Jason, I actually found the end to be rather simple once I figured out the mirror-rotating trick, and that didn't take so long. What took me a lot longer was figuring out how to get to the endgame. After I had solved every puzzle I knew about, I just wandered all over the map, double-checking everything, before I realized that the gray sphere had an image inside it. I feel pretty good about the speed at which I solved "Beyond Zork," but there were times that I felt like a bit of an idiot, too.

  4. If you'd like to see me write about Zork, which I will be blogging experientially (that is, like the games here) head to:

  5. I read your posts on Zork, Jason, and bookmarked your blog for later full reading. I like the way you offer a detailed description of your puzzle-solving process. It sounds a lot more systematic than what I usually do.

  6. I wonder why the designers seem so keen on the word 'prosser'? Mr Prosser was the guy who demolished Arthur Dent's house at the start of Hitchhiker's Guide, but that doesn't seen very apposite.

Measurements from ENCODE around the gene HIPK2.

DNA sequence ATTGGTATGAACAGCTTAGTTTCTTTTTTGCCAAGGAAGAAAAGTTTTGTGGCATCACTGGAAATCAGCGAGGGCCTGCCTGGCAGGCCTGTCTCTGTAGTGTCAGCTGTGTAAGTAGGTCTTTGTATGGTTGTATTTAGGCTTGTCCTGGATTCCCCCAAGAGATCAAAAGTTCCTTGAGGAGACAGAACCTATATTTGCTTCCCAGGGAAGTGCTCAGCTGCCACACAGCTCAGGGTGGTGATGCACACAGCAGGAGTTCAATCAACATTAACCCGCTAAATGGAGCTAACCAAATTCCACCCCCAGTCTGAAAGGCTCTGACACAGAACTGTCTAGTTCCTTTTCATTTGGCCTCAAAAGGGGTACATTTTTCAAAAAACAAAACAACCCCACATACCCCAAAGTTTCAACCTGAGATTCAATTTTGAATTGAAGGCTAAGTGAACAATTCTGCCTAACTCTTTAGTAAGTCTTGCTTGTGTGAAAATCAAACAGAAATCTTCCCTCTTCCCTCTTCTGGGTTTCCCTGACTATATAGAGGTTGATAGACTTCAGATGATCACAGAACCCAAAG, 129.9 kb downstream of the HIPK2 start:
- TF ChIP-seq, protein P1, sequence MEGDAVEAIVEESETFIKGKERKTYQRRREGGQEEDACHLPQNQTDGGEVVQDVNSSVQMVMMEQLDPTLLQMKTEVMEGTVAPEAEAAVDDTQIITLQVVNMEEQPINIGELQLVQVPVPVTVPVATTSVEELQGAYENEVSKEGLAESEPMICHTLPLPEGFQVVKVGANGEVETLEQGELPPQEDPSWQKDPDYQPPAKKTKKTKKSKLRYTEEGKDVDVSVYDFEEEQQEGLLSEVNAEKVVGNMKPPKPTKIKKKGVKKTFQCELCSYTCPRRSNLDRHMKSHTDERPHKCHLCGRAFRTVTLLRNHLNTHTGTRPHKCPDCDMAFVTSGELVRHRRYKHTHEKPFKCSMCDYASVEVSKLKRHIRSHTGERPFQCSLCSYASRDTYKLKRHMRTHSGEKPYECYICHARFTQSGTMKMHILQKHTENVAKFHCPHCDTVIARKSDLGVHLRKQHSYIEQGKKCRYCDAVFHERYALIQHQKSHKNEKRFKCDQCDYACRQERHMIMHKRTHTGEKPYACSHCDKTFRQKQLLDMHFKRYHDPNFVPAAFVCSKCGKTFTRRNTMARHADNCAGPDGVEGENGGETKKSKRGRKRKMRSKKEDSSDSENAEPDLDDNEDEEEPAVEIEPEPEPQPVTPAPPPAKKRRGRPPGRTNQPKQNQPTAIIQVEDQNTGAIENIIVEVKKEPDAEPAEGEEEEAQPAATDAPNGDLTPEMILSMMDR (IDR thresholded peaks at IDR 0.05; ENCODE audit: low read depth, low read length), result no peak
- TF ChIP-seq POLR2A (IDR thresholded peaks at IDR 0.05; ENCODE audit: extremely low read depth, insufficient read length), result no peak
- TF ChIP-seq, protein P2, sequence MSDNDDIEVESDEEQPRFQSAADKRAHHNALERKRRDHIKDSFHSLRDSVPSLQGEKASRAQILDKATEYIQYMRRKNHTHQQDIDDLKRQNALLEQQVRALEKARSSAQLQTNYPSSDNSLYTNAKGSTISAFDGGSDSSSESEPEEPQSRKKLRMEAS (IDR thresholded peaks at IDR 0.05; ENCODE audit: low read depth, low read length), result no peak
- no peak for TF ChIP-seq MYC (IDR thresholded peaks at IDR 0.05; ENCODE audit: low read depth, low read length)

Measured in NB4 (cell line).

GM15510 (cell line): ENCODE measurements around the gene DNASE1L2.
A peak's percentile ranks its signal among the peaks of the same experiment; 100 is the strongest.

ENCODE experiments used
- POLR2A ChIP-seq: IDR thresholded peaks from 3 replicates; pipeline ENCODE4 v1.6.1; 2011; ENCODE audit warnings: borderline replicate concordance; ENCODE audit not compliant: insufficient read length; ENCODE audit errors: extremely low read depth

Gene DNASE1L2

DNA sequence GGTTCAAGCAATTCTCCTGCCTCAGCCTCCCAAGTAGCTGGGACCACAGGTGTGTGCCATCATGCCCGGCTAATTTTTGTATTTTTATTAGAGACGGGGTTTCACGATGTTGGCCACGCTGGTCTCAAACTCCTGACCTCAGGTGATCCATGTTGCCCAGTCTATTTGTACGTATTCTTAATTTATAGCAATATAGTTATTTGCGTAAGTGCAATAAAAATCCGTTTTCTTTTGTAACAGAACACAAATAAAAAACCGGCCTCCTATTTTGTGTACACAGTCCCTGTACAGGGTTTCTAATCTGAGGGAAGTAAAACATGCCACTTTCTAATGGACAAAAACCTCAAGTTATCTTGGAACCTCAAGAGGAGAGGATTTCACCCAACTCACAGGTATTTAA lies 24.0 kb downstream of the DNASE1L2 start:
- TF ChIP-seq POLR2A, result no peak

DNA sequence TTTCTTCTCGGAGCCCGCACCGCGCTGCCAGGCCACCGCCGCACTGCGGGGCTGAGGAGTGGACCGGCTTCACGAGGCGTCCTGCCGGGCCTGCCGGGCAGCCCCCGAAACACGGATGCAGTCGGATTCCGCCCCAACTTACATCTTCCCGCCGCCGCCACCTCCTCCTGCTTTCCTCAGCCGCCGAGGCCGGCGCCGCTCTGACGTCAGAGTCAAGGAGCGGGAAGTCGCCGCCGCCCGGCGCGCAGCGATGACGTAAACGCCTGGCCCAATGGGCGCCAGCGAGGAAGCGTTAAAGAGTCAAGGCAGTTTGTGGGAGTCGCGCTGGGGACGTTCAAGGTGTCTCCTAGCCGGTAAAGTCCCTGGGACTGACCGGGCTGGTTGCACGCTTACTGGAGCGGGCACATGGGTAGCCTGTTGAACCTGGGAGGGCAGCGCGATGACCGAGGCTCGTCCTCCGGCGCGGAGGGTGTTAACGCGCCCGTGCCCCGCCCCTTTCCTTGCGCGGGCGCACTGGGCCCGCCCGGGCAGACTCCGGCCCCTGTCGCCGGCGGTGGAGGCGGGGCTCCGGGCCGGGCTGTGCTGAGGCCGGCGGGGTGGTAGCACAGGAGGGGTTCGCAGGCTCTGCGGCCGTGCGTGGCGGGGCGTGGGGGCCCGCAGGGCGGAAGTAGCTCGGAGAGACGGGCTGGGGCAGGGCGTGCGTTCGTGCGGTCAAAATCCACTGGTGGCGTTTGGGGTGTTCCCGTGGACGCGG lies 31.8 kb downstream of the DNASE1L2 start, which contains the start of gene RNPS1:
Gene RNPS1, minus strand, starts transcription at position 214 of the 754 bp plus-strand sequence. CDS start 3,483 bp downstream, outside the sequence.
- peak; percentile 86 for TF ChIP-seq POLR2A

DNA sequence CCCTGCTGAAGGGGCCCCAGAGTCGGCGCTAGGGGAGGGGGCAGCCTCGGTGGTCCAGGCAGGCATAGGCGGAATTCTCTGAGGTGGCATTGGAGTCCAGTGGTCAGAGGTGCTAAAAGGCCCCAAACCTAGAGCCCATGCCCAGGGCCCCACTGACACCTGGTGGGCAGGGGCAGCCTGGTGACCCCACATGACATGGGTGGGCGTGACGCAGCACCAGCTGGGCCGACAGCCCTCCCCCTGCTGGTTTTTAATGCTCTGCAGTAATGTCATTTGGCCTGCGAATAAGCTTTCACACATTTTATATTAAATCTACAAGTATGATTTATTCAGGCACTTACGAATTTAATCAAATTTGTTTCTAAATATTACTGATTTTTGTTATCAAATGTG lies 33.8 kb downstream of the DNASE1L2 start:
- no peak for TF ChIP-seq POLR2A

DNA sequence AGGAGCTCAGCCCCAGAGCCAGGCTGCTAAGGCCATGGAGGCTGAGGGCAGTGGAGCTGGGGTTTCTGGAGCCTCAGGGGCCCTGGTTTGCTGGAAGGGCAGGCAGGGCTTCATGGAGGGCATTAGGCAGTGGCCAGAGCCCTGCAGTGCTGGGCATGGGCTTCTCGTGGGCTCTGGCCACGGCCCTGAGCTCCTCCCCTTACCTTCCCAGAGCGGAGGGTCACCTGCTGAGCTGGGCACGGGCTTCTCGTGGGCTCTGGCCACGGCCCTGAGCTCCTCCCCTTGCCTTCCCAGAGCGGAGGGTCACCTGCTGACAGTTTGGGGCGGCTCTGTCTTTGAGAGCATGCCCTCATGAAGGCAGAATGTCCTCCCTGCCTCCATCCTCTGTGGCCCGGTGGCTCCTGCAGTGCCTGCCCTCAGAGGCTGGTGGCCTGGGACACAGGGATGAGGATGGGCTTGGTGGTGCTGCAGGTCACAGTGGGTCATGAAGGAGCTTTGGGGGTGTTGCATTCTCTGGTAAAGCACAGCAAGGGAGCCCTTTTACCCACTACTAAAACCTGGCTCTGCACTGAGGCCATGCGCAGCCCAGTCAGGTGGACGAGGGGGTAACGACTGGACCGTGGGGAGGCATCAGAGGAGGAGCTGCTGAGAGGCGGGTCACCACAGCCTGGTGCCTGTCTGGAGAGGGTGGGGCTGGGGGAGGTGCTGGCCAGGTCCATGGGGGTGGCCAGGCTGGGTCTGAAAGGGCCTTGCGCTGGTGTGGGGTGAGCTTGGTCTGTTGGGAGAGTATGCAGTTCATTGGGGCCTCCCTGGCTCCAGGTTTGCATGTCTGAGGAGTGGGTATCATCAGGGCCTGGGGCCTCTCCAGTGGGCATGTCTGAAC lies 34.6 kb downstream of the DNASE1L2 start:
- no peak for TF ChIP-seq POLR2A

1. The reference to the Ur-Grue turning sideways and vanishing from existence is a homage to Adams, I believe. Infocom and he were collaborators on a couple of games.

      I really enjoyed reading about these posts about Beyond Zork. I might just spend the rest of the evening perusing that transcript..

  7. I bought this way back when I had an Amiga, as part of the Lost Treasures of Infocom megabundle. I basically had to spoil myself rotten with the hints book and still managed to miss the part where you kiss a unicorn's horn. I was so disgruntled I never picked it up again.

  8. We've also left the Zork series for good, as none of the later games even pretend to have RPG elements.

    Well, the recent browser-game Legends of Zork did (pretend to, at least), but a) not MS-DOS, and b) not really Zork (rather, shambling corpse of reanimated franchise).

    1. Oh yes, and c) you can't try it anymore (though you could have, back in 2010), as it has been taken down forever.

  9. Regarding your script of a full play-through, I would love something like that for all of the Infocom games (and maybe other text adventures as well). Unfortunately, my Google skills have not discovered anything.